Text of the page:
DOBSON — The Surry County Board of Commissioners voted Monday to place a lien against property at 158 Toast Road to cover its cost in replacing a faulty septic system.
Commissioner Larry Johnson came to the defense of property owner Cynthia Williams McMillian, who told the board in October she didn’t think she could pay the county back for the repairs and feared losing her home.
“I would like for the commissioners of the county to consider, not a complete, 100-percent leniency, but help her out a little bit,” Johnson said.
The repair came in under budget, costing $3,721 as opposed to an estimated $5,175, according to correspondence submitted to the board by County Attorney Ed Woltz.
McMillian did not respond to a letter delivered by certified mail giving her a week to let Woltz know if she intended to pay for the septic repairs, the attorney said.
She was not present at the meeting Monday night.
Johnson noted that McMillian had spoken to the board in October without legal representation and already will be paying for “years and years and years” on back taxes.
“I know it had to be fixed,” he said, referring to the septic system that one adjoining neighbor told officials had been spewing raw sewage into a drainage ditch off and on since 2009.
County experts, who witnessed sewage surfacing on other areas of the property, declared the problem a hazard in an October hearing.
Since then, “The problem has been resolved,” Johnson said, suggesting the lien be placed for only half of the cost.
No other commissioners added anything to the discussion.
Commissioner R.F. “Buck” Golding’s motion that a lien be placed against the property for the full amount of the repair passed four to one, with Johnson voting against.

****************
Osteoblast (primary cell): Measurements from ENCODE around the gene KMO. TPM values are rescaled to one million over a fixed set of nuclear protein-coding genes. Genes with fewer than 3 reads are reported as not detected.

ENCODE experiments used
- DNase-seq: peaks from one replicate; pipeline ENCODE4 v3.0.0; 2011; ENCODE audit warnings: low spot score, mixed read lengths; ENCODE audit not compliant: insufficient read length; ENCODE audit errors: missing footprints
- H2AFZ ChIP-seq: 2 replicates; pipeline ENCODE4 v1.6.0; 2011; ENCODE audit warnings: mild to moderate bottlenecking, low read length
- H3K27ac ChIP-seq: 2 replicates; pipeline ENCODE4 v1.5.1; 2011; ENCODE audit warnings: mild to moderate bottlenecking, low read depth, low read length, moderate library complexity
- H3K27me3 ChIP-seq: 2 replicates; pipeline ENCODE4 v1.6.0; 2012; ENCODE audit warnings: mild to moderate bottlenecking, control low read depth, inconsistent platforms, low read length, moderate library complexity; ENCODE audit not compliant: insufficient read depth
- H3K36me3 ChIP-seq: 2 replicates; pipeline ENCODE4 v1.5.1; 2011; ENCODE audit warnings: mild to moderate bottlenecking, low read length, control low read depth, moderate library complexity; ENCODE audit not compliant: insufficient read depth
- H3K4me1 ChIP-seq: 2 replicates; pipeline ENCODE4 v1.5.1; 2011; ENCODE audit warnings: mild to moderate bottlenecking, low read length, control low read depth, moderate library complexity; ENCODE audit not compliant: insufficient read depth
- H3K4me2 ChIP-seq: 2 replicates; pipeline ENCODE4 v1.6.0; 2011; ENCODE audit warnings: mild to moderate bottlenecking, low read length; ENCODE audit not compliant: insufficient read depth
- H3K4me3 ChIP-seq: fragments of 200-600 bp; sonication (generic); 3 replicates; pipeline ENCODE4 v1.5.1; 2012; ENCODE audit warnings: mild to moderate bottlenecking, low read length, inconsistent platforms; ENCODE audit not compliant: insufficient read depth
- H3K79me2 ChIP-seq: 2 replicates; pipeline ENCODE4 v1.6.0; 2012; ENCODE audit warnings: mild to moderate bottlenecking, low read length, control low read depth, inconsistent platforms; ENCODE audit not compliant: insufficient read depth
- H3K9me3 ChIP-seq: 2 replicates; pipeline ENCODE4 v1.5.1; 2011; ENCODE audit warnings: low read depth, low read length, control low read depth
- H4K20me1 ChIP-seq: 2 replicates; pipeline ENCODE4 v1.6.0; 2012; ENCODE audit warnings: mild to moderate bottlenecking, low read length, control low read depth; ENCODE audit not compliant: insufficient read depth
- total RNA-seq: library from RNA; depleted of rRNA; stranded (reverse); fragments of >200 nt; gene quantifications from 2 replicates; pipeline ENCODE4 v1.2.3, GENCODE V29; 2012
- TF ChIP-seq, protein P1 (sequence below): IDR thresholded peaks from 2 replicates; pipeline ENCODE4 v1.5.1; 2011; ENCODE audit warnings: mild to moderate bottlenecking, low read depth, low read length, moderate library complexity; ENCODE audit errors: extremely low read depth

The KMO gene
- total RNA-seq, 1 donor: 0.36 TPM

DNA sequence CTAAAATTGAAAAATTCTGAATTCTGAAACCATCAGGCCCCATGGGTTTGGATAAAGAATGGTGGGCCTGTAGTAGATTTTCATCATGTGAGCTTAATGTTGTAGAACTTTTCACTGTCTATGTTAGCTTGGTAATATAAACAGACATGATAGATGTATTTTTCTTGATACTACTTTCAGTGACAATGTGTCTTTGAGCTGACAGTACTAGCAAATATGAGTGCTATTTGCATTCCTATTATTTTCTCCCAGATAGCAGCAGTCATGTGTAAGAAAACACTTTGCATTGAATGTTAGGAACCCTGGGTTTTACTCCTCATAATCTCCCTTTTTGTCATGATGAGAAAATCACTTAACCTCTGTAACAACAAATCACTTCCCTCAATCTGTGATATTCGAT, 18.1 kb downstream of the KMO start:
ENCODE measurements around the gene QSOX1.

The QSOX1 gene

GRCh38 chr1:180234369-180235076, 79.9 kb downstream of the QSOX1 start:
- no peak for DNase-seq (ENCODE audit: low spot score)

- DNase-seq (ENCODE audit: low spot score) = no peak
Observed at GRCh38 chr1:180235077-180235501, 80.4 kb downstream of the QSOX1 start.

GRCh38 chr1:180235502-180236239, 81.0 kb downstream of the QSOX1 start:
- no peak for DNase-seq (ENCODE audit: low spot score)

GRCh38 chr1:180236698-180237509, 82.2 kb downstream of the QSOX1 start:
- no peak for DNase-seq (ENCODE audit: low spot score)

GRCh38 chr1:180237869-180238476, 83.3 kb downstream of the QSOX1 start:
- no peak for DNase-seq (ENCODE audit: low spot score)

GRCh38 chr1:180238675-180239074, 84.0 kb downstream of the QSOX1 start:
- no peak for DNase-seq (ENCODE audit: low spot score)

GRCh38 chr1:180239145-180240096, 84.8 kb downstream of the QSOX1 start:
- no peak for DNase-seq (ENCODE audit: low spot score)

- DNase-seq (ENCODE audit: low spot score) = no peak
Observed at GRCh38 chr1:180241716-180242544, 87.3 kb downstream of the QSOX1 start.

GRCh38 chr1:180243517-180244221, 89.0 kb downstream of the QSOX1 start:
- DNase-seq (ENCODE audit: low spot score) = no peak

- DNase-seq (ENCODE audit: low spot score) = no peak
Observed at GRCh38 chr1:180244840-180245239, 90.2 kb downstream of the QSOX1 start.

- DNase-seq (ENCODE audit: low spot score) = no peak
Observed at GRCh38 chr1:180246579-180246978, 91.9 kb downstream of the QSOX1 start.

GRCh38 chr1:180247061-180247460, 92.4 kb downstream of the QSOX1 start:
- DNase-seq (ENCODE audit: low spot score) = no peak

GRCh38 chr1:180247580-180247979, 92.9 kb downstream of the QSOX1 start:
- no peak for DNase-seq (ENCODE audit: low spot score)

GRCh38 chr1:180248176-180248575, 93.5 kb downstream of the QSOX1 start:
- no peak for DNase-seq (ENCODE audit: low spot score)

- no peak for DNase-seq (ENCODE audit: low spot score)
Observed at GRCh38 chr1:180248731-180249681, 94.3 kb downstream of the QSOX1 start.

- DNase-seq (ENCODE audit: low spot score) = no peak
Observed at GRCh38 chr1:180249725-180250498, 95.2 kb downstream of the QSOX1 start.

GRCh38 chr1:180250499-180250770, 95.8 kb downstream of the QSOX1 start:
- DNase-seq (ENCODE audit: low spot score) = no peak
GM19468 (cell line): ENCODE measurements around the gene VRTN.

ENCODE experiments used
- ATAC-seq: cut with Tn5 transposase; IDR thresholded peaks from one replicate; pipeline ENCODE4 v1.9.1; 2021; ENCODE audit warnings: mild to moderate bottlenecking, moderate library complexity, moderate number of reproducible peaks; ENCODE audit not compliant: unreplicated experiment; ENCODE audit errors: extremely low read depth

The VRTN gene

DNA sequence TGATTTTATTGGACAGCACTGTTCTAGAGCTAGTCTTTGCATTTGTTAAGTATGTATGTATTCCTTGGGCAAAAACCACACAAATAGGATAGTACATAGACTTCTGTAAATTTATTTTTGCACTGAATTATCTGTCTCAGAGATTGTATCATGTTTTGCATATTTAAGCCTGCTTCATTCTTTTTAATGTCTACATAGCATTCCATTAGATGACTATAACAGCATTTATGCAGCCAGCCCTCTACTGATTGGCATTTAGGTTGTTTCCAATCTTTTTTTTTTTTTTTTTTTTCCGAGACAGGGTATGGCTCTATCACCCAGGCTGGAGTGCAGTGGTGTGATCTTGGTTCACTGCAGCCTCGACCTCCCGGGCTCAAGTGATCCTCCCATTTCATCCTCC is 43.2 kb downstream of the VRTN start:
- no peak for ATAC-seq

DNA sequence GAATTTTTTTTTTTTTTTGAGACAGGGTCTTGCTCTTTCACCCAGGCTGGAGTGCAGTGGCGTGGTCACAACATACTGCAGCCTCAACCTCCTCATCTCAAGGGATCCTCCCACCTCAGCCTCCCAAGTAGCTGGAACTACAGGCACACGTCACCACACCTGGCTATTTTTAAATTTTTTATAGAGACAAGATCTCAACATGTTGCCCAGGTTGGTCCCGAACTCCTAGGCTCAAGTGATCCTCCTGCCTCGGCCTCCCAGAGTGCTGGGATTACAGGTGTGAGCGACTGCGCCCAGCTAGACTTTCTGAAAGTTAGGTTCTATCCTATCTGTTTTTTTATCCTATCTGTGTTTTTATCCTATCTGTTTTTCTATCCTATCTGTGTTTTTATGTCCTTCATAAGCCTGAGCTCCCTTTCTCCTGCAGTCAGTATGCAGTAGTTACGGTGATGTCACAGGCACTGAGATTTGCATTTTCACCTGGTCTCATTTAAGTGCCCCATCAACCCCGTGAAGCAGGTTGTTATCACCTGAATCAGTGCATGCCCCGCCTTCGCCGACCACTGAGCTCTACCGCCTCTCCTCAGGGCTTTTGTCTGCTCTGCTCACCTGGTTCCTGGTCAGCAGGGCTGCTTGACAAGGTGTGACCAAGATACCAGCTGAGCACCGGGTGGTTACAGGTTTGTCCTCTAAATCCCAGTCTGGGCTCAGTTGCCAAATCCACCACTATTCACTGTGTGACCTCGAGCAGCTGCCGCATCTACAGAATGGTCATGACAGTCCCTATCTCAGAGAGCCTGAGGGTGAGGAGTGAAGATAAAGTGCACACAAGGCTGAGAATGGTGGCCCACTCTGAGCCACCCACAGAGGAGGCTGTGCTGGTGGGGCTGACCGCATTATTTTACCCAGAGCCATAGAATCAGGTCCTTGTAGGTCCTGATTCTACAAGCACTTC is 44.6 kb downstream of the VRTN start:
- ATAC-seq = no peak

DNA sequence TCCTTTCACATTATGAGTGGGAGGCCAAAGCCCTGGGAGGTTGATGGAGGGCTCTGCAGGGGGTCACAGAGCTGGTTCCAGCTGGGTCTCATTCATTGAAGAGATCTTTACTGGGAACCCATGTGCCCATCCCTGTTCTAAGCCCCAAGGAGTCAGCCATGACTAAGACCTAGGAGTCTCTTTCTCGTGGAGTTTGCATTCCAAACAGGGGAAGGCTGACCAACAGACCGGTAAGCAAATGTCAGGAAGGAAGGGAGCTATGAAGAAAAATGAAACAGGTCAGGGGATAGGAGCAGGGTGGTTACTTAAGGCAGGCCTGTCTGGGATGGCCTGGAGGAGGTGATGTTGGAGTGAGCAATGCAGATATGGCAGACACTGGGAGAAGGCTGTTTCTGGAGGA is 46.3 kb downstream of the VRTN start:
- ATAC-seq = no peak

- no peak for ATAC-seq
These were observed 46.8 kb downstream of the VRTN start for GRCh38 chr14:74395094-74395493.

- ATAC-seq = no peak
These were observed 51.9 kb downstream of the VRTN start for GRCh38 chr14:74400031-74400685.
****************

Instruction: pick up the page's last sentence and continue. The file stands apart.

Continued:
Numerous attempts had been made to get McMillian to repair the system on her own, which included a 2012 court order.
She also spent 24 hours in jail that year for a criminal violation of public health laws, a county expert testified in October.
In July, the board offered to pay for the repair and place a lien on the property to cover the cost.
McMillian had agreed to that course of action but later ran off workers who showed up to fix it.
In October, the board declared the failing septic system a public nuisance and ordered the replacement of the system, having the authority to do so without the consent of the property owner.
An invoice submitted to the board states that the work was done on Oct. 27.
Commissioner Larry Phillips was unanimously approved Monday as the voting delegate to the 2017 Legislative Goals Conference.
Each county board in the state was requested to designate a voting delegate, though any commissioner is welcome to attend the January conference in Raleigh.
Nominated by Commissioner Van Tucker, the only objection to Phillips’s selection was by the commissioner himself, who pointed out a possible conflict of interest due to his serving on the executive board of the conference.
“I just want to keep the lines clear,” Phillips said.
The board nominated Golding as an alternate delegate who will step in if a conflict emerges with Phillips.
The board reached a consensus to move forward on a Stokes County request to utilize the Dobson 9-1-1 center as a back-up in the event the neighboring county has a failure in its emergency communication operations.
John Shelton, director of Surry County Emergency Services, assured the board that Stokes County would provide staffing and that the agreement would be reciprocal.
Next steps include drafting an agreement between the two counties.
“It’s only great if the lines of responsibility are clear,” Phillips stated.
Reach Terri Flagg at 415-4734.